When the officer tried to stop the councilman, Huff drove a half-block and pulled into the parking lot of the Brooks-Huff Tire & Auto Center in the 900 block of York Road, a business his family owns, according to the statement of charges.

“Don’t you know who I am?” he allegedly told the officer when asked for his driver’s license and vehicle registration card. “You stopped me on my own property.”
I highlighted the part the story detailing how this shameless dirtball pol tried to avoid getting arrested by stopping at his family's "own property" at Brooks-Huff Tire & Auto Center in Towson because...synchronicity!...barely two months later my girlfriend Amy had to go to Brooks-Huff to have them install the four new tires she had purchased on the Internet. And - surprise! - her experience here was just as dodgy and ludicrous as Councilman Huff's ridiculous claim that he was immune to prosecution because he pulled into his family business' lot. Though the staff there were exceedingly nice to her, she said she felt like she was in a sitcom, an automotive Comedy of Errors. In a nutshell, what Amy and the auto center staff experienced was akin to what Strother Martin's sadistic prison warden in Cool Hand Luke (1967) termed "a failure to communicate." I'll say!

Brooks-Huff Tire & Auto Center in Towson

Here's Amy's Yelp review:

I purchased a set of tires online from, and needed a shop to send them to. On tirebuyer a list of recommended shops is given, so I chose this place which had  mostly positive reviews.

Well, maybe I would have been better off having the tires put on at Mr.Tire. I had an appointment at 10 to have the work done. I came in and clearly stated why I was there.I also asked for my wiper blades to be replaced. (My rear wiper blade was hanging off.} My info was verified in their computer, and I decided to wait there at the shop.

About 45 minutes later, my name was called, and one of the people at the counter told me that my car looked fine, but that it needed new tires. Well, umm, that is why I was there, and what I had clearly stated when I came in. So he looked confused, glanced at a piece of paper and apologized. Back I went to the waiting area.

After some time passed, they called my name again, and I was hopeful that my car was ready. But it was a different gentleman, who told me that my car would need new tires. Again. And again, this person looked confused and looked at the piece of paper, and apologized. Back to the waiting room I went.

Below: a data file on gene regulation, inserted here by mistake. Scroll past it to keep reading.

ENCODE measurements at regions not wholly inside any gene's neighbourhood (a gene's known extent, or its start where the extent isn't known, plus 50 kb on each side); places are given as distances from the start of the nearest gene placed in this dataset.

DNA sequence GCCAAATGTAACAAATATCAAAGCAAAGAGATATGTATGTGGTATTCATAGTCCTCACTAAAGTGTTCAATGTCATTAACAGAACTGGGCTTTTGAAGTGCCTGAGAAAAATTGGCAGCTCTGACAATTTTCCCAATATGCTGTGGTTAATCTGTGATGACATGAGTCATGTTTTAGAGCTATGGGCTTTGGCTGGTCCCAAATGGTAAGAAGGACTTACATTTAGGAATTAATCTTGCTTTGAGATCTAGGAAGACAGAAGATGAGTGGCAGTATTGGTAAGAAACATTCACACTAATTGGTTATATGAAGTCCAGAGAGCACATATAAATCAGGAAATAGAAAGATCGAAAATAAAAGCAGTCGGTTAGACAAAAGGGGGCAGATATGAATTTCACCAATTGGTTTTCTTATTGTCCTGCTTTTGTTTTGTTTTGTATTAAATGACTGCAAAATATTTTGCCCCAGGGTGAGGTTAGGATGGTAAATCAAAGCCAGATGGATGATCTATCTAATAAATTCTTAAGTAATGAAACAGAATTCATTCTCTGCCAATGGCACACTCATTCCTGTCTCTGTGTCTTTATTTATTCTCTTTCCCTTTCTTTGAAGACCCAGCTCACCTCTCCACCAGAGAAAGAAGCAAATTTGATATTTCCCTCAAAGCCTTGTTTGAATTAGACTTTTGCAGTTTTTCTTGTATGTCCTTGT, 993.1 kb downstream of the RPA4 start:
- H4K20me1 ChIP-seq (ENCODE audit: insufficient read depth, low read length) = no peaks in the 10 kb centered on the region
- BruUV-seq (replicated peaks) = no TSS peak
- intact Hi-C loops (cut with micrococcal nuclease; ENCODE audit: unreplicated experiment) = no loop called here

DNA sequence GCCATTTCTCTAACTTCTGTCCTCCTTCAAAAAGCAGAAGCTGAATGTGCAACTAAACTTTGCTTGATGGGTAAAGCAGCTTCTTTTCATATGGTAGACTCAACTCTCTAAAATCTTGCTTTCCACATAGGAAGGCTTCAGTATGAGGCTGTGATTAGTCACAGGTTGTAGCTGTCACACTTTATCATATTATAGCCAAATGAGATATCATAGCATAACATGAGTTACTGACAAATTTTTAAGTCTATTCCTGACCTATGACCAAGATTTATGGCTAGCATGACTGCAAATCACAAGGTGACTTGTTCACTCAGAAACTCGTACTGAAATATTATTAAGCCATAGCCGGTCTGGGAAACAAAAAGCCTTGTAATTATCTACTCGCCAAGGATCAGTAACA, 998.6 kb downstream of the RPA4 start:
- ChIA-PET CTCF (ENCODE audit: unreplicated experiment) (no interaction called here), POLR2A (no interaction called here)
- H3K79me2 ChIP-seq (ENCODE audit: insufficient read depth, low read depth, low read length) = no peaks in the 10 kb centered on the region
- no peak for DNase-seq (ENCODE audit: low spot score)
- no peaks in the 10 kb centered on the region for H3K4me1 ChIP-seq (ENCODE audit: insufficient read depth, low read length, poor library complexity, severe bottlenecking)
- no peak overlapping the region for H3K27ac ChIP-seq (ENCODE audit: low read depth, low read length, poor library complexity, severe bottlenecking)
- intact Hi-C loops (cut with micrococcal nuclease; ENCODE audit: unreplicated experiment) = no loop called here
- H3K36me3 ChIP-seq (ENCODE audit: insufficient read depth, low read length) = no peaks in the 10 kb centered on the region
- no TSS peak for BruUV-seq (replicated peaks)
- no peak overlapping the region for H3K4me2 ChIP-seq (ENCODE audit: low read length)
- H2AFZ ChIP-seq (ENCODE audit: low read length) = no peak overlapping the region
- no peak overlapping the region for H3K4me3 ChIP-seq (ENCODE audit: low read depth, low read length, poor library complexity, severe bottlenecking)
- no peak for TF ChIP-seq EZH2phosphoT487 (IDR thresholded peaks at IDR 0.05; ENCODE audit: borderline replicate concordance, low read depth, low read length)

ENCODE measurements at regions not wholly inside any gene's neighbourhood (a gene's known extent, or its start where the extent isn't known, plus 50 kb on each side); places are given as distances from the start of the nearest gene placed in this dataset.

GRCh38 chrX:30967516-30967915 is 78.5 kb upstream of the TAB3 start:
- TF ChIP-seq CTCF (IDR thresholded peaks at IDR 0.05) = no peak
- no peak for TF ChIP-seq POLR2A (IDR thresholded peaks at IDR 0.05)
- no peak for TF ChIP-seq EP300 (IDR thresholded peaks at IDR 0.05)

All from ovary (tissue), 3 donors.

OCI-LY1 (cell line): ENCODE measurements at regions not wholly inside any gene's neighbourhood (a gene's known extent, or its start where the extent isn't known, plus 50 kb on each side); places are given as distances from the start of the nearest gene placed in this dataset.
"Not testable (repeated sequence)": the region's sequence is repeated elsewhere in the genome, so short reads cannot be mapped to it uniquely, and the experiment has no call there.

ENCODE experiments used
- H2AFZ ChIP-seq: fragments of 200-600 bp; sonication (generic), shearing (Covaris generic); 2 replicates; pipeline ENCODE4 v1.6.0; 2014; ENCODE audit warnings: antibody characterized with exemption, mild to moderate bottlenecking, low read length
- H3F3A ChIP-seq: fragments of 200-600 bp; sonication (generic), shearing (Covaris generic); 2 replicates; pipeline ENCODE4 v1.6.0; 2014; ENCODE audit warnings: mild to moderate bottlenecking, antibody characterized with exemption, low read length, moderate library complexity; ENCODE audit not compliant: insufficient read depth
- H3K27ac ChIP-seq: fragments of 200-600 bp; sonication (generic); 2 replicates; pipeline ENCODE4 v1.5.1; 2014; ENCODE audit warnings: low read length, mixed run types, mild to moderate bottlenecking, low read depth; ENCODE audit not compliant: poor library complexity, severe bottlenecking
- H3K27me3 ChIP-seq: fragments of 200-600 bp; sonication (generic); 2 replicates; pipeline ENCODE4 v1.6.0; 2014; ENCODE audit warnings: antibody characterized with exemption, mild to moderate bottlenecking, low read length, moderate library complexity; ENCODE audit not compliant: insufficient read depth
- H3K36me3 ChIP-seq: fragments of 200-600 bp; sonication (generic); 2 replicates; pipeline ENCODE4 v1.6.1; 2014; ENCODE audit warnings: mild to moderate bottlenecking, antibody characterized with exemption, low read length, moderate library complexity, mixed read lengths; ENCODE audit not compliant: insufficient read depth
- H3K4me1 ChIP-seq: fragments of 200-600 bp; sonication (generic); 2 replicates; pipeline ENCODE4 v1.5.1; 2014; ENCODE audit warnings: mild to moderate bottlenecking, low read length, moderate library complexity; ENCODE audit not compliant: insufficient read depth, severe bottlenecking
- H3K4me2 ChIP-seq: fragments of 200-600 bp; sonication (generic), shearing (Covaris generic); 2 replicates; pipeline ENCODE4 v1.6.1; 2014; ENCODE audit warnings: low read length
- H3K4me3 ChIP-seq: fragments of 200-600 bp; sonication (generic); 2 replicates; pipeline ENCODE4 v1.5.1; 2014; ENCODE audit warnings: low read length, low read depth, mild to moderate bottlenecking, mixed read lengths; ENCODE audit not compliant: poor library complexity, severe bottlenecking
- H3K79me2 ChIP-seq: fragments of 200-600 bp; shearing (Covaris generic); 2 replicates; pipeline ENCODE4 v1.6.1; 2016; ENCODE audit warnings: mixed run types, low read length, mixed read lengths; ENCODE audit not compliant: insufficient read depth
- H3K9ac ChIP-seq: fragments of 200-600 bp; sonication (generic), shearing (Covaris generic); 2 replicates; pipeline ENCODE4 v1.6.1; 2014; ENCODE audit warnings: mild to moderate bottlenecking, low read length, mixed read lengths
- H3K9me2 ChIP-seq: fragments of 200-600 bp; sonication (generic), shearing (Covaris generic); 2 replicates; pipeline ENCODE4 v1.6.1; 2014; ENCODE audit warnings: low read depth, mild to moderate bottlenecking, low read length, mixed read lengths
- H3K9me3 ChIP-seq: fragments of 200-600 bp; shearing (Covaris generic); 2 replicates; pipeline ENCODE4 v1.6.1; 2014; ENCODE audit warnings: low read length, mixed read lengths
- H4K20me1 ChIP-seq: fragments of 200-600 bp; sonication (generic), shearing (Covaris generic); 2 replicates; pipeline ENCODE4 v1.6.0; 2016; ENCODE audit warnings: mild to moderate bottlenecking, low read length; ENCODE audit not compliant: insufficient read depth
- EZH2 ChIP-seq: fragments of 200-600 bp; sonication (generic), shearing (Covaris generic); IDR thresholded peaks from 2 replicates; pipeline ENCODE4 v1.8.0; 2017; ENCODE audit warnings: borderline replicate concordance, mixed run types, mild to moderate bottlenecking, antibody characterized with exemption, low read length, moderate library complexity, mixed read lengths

Some time passed. I get called out again. Again I was hopeful. But I was  told that there was a problem, that one of my wipers is special and not in stock, but that they can get it within a reasonable time. Fine, I said. Back in the waiting room once more. (Thank goodness Kindles really hold a charge.)

Finally, my name was called again, and I was told - hallelujah - that my car was really ready! I paid my bill, walked out the door, and -- my wiper blade was still hanging off! I went back in and told them the work wasn't done. Someone came out and said that the blade still hadn't come in! So back into the waiting room I went again!

At 12:30 I was finally out the door. I was given cards for two free oil changes, and the guy at the counter apologized and said things are usually "not like that." But I will not be going back to find out. I felt like I was in a sitcom!!! I don't know what the problem was, but my experience was ridiculous.
"Ack! My experience was ridiculous!"

In life, you don't get a second chance to make a first impression and if I was the manager, I would have serviced Amy free-of-charge after such an exasperating customer experience. (And remember, Amy's nice; anyone else - like me - would have had a conniption!) Failing that, I wonder: is there a police charge for Working Under the Influence? (WUI)? If so, write up the ticket!